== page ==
Hulkenberg finally sees checkered flag in Oz with sixth-place result

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For the first time in his Formula One career, Nico Hulkenberg made it to the end of an Australian Grand Prix last weekend, claiming a sixth-place finish as part of a double points day for Sahara Force India.

The talented German, who migrated to Vijay Mallya’s squad over the winter from Sauber, originally placed seventh but moved up one position after Red Bull’s Daniel Ricciardo lost his runner-up result and was disqualified for a fuel flow irregularity.

Prior to Saturday night, Albert Park had not been a very kind place to Hulkenberg.

In the 2010 and 2012 Aussie GPs, he was victimized each time by a first-lap incident and last year with Sauber, he was unable to start at all due to a hydraulic problem on his car.

So, if Hulkenberg was heard going ‘Whew!’ after his race Saturday night, it would have been most understandable.

Hulkenberg rose as high as fourth in the early going, holding Ferrari’s Fernando Alonso and McLaren’s Jenson Button at bay for a time until he lost out to both of them in the pits.

Late in the going, he was unable to keep back a hard charging Valtteri Bottas and eventually settled for P7 – at least, until Ricciardo’s DQ.

“I made a strong start and enjoyed good track position for the first two stints when I was running up in fourth,” Hulkenberg said. “The only real issue I had was some front left graining on the soft tires, which never really cleared up and that compromised my first two stints.

“It was a shame to lose two positions at my second stop [to Button and Alonso] but it looks like some of the cars around us have a bit more pace at the moment.”

Still, he said “it’s nice to reward everyone with some points at the first race.”

New teammate Sergio Perez also made progress in his Force India debut before finishing P11. But the aforementioned issue with Ricciardo enabled Perez to move up one spot to 10th in the race results and, more importantly, earn one world championship point to start the year.

Perez suffered a first-lap puncture following contact with Sauber’s Esteban Gutierrez and was forced to pit, but caught a break when a Safety Car appearance allowed him to catch up with the field.

After that, Perez moved up the scoring pylon but was unable to get past Adrian Sutil on track. He would eventually do so in the pits but by that point, catching Toro Rosso’s Daniil Kvyat for P10 had become too tall an order.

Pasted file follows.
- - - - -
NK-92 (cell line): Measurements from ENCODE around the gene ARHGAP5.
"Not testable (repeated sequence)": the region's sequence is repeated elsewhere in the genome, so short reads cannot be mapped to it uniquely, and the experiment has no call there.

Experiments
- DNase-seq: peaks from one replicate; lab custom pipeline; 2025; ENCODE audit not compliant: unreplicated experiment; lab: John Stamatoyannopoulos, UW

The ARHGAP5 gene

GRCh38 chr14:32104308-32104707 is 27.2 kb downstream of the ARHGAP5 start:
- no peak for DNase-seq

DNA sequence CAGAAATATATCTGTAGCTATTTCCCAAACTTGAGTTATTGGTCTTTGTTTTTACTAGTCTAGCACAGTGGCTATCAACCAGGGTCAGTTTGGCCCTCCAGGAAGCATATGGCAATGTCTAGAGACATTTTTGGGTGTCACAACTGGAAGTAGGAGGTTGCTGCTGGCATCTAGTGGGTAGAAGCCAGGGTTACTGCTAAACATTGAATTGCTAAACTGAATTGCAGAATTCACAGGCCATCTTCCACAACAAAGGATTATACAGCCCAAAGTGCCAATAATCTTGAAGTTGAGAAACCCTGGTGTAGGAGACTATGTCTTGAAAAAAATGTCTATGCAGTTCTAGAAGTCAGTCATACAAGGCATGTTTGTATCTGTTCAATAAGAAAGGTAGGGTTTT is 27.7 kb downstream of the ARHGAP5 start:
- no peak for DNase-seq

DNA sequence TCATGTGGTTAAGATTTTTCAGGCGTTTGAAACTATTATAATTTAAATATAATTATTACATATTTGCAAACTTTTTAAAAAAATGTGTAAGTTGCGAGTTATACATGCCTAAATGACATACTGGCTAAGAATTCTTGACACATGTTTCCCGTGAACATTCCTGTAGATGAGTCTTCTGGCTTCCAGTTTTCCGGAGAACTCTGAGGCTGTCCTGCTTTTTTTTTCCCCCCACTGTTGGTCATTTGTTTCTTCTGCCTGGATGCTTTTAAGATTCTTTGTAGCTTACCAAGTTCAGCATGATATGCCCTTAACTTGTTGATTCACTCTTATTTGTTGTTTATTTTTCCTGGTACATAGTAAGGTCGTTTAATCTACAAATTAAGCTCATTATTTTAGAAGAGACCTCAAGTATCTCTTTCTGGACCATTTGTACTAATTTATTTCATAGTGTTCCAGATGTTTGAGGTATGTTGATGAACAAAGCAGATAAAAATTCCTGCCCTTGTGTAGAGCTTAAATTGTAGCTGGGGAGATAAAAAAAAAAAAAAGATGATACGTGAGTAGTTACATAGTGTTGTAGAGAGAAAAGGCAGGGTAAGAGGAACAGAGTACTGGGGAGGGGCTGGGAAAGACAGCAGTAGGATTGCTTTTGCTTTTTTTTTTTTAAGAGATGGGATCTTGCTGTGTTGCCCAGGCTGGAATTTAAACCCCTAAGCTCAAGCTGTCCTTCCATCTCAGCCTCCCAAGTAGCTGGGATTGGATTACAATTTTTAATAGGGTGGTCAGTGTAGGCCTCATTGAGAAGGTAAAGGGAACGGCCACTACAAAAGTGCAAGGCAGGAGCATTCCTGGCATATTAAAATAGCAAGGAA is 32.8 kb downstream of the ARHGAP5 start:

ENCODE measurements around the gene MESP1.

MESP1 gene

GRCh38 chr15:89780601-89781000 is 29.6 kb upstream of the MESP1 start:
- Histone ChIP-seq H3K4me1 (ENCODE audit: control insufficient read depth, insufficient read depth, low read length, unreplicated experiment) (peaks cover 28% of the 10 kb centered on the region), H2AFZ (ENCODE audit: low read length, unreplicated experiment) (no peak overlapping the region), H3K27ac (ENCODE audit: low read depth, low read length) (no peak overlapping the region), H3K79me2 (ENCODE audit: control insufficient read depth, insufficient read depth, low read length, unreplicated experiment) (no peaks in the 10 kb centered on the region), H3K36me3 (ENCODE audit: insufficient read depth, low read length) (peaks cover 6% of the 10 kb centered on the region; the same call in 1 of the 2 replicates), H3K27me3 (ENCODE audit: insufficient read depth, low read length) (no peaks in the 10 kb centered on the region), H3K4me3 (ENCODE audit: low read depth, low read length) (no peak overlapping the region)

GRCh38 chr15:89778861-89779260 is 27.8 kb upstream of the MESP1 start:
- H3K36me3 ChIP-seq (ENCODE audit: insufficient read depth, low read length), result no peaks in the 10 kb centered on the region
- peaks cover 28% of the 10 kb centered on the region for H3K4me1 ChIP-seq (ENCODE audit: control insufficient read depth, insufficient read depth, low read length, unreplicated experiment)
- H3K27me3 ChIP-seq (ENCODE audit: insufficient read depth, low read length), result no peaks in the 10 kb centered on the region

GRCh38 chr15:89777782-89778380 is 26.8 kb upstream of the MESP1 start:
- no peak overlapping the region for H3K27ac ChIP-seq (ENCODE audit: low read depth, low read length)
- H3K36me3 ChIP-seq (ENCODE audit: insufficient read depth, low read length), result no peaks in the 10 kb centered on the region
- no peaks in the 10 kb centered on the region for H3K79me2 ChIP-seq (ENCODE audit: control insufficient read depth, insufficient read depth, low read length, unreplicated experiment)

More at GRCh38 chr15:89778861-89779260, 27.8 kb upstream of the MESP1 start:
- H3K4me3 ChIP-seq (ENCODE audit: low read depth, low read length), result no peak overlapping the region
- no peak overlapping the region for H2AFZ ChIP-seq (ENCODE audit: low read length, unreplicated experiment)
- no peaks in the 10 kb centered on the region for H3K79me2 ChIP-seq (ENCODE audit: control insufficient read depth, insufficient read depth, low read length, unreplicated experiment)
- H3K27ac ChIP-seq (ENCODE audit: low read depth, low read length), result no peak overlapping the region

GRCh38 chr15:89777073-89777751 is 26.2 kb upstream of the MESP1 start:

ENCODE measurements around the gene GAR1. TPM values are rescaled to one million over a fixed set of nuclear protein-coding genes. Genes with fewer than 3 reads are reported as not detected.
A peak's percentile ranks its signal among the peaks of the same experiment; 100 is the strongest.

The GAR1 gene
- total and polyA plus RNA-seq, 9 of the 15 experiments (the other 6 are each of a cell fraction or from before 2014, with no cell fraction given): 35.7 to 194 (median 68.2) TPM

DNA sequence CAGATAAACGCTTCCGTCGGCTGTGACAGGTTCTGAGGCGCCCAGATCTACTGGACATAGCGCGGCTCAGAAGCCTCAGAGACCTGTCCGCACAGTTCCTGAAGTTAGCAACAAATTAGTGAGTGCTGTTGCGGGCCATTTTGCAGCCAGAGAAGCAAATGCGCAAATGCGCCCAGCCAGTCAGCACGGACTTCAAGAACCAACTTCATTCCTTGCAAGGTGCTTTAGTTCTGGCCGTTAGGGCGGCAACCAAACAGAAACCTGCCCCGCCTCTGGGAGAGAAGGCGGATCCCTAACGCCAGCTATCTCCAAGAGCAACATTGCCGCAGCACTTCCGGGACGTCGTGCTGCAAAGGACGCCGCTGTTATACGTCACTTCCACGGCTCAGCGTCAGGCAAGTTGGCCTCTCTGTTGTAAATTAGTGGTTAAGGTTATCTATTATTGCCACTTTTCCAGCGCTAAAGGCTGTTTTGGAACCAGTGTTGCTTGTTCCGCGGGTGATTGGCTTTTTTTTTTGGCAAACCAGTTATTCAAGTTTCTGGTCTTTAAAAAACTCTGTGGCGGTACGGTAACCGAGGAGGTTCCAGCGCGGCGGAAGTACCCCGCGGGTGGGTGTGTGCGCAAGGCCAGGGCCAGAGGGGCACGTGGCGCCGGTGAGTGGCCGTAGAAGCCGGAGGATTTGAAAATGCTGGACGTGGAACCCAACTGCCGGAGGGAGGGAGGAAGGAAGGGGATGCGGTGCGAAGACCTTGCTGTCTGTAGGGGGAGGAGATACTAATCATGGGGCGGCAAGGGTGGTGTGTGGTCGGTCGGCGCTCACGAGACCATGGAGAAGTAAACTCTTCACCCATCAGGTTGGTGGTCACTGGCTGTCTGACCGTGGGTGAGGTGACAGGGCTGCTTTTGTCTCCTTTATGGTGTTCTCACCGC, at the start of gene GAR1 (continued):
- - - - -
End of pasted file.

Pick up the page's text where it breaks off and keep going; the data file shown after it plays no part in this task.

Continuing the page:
“It’s positive to finish the race, because it gives the team lots of information and hopefully that will make us stronger for Malaysia,” Perez said before being elevated into the points, which helped Force India take home nine points altogether from Australia.

Not the biggest of hauls, but certainly a welcome one.

F1 2017 driver review: Kimi Raikkonen

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Kimi Raikkonen

Team: Scuderia Ferrari
Car No.: 7
Races: 20
Wins: 0
Podiums: 7
Best Finish: P2 (Monaco, Hungary)
Pole Positions: 1
Fastest Laps: 2
Points: 205
Laps Led: 40
Championship Position: 4th

While this may have statistically been Kimi Raikkonen’s best campaign since his first year back in F1 in 2012, there is a good case for it being one of his most disappointing to date.

Raikkonen’s continued role at Ferrari has been questioned on a number of occasions, but the Finn looked capable of answering his critics heading into 2017 after impressing through pre-season testing as he appeared to get to grips well with the new-style cars.

But we soon grew accustomed to the same old story: flashes of potential, but otherwise an underwhelming, unsatisfactory campaign that saw Raikkonen be dwarfed by his teammate, Sebastian Vettel.

Raikkonen’s charge to his first pole position for over eight years in Monaco gave hope of a popular win, only for Ferrari to play its strategy in favor of title contender Vettel – why wouldn’t the team do so? – to leave him a disgruntled second.

While Vettel was able to impress at the majority of circuits, Raikkonen only looked strong at tracks that were unquestionably ‘Ferrari’ tracks, such as Hungary and Brazil. Like Vettel, Raikkonen should have racked up a good haul of points in Singapore, only for the start-line crash to sideline both Ferraris before they even reached Turn 1.

Again there is the question of ‘what could have been?’ in Malaysia had it not been for the spark plug issue on the grid, yet in Japan, Raikkonen was nowhere, finishing behind the Mercedes and Red Bulls.

Finishing just five points clear of Daniel Ricciardo despite having a much faster car for the best part of the season and the Red Bull driver’s own reliability issues sums up the disappointment of Raikkonen’s campaign.

He should have been an ally for Vettel in the title race by nicking points of Lewis Hamilton, much as Valtteri Bottas was doing for his Mercedes teammate. Instead, Raikkonen seemed to be tagging along for the best part of this season.

Season High: Pole in Monaco, his first since the 2008 French Grand Prix.

Season Low: Finishing a distant P4 at Spa – a circuit he made his own in the 2000s.